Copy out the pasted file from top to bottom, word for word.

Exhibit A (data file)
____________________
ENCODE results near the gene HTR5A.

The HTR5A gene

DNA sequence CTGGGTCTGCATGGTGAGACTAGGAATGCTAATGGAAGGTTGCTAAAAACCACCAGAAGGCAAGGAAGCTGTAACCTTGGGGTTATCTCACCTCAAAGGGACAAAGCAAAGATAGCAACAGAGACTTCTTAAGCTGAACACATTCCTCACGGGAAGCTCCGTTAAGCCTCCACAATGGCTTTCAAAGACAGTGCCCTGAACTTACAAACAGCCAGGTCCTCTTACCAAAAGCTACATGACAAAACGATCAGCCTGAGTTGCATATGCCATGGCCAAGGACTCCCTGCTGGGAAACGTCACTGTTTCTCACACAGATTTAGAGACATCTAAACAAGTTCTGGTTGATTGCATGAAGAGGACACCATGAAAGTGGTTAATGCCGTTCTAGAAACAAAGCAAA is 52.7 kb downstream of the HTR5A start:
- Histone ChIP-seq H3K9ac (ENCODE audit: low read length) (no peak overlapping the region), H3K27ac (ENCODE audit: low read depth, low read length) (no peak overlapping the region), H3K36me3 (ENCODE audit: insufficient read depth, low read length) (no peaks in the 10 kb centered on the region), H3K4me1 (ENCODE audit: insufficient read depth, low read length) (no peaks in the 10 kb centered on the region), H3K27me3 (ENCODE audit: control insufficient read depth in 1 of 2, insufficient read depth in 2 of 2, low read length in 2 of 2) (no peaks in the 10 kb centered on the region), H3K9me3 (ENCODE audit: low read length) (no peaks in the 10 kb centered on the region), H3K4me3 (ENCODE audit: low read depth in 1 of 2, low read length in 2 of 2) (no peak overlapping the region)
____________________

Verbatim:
ENCODE results near the gene HTR5A.

The HTR5A gene

DNA sequence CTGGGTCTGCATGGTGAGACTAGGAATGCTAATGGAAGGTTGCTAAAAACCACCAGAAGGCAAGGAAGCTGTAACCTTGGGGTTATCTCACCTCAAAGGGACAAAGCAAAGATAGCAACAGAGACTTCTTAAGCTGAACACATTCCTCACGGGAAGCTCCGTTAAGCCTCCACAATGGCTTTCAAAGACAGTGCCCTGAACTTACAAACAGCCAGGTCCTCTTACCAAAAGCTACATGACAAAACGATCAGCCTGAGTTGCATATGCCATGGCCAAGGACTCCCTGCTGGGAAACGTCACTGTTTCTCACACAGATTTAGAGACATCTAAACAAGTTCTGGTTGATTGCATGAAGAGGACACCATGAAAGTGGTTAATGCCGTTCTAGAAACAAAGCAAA is 52.7 kb downstream of the HTR5A start:
- Histone ChIP-seq H3K9ac (ENCODE audit: low read length) (no peak overlapping the region), H3K27ac (ENCODE audit: low read depth, low read length) (no peak overlapping the region), H3K36me3 (ENCODE audit: insufficient read depth, low read length) (no peaks in the 10 kb centered on the region), H3K4me1 (ENCODE audit: insufficient read depth, low read length) (no peaks in the 10 kb centered on the region), H3K27me3 (ENCODE audit: control insufficient read depth in 1 of 2, insufficient read depth in 2 of 2, low read length in 2 of 2) (no peaks in the 10 kb centered on the region), H3K9me3 (ENCODE audit: low read length) (no peaks in the 10 kb centered on the region), H3K4me3 (ENCODE audit: low read depth in 1 of 2, low read length in 2 of 2) (no peak overlapping the region)